Sour taste … employees are missing out on billions of dollars of unpaid super. Illustration: Simon BoschMore than 19,000 people complained to the Australian Taxation Office in the past 12 months that their super was being paid late or not at all by their employer.
The ATO can’t yet say how much money is involved, but the previous year nearly 18,000 complaints resulted in $329 million finally finding its way to its rightful owner.
That’s an average of about $18,200 a person – a big chunk out of anyone’s super when you consider it will be missing for at least a few months and the potential impact of such a gap compounded over many years.
Since 2005, the ATO has chased up some $1.7 billion in compulsory super (including interest for late payment). No wonder the Tax Office says in its recently released annual compliance program that, among other things, it will again be ”focusing on businesses meeting their superannuation obligations”.
It’s the fourth year in a row that its targets have included unpaid super.
The ATO will be scrutinising, in particular, cafes and restaurants, real estate agencies and home-building businesses: areas where people tend to work as casuals or subcontractors.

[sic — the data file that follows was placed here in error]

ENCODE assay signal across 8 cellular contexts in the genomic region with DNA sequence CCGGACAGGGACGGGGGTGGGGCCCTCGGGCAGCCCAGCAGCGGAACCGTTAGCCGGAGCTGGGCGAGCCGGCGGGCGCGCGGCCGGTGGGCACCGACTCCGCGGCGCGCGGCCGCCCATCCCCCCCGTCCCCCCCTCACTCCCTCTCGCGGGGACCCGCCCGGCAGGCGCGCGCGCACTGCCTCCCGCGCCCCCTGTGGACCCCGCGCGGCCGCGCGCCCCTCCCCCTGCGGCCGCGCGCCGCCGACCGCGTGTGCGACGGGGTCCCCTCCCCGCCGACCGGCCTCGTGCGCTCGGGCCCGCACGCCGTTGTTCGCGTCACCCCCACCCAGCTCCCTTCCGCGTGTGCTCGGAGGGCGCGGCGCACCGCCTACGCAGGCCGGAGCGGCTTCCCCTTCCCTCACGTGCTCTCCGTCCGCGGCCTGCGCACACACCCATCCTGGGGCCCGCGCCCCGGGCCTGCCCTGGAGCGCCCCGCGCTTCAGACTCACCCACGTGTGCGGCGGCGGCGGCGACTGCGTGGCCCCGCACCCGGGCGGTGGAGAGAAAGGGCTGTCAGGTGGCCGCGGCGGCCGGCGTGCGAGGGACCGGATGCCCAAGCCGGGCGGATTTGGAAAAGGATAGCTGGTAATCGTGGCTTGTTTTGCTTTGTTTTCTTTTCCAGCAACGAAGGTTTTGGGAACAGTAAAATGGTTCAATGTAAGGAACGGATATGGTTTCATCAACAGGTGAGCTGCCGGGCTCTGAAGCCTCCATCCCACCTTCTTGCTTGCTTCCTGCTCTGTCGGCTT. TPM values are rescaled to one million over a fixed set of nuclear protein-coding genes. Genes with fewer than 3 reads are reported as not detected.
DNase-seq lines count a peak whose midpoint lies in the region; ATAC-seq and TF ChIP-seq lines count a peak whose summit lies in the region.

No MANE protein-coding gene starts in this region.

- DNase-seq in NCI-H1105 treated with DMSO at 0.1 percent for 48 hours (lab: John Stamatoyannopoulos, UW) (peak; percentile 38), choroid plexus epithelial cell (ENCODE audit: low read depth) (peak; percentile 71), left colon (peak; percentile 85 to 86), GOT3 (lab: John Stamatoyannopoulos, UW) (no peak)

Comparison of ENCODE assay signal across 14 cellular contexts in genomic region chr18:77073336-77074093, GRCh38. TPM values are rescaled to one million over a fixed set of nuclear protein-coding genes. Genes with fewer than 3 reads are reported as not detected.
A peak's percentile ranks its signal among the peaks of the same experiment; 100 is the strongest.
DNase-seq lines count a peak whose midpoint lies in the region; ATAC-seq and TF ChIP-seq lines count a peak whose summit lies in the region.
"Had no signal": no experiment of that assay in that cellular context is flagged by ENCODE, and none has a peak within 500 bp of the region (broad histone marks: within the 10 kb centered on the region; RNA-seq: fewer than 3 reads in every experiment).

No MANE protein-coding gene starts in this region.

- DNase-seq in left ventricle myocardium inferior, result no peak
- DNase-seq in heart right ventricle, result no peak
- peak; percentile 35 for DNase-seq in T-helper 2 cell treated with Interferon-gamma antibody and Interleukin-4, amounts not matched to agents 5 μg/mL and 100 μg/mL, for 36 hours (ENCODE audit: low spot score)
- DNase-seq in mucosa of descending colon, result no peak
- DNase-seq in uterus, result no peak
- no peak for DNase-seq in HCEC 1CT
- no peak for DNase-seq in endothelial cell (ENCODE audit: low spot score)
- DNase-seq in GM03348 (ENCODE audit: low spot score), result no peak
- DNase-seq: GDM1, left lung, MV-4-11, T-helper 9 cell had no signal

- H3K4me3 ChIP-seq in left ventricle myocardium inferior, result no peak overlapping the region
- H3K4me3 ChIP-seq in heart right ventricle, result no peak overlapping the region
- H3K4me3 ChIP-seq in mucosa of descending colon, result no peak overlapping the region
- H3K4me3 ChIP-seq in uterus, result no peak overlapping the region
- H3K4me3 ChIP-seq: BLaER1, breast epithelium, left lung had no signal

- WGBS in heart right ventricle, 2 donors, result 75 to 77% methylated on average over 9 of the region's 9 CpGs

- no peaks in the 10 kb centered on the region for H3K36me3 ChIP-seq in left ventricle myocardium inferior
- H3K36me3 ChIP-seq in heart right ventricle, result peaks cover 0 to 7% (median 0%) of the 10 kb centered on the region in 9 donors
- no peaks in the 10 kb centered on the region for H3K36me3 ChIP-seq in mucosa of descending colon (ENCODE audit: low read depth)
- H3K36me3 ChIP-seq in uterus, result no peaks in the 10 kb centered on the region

The chief executive of the Australian Institute of Superannuation Trustees, Fiona Reynolds, says she welcomes putting employers under the microscope.
”We should never forget that superannuation is actually deferred wages, which means it’s the employees’ money, not the employers’,” Reynolds says. ”And 9 per cent of anyone’s wage is a significant amount of money.”
While only a small percentage of employers don’t meet their obligations, it’s serious for the workers involved, with potentially far-reaching consequences for their retirement, Reynolds says.
However, she’s concerned the regulator isn’t resourced well enough to follow up all the complaints it receives. ”Complaints aren’t handled quickly enough,” she says.
Asked how long it takes to resolve a complaint, the ATO says that in the 2011 financial year the average time taken, including debt collection, was 97 days. That’s an improvement on the average of 196 days the previous year.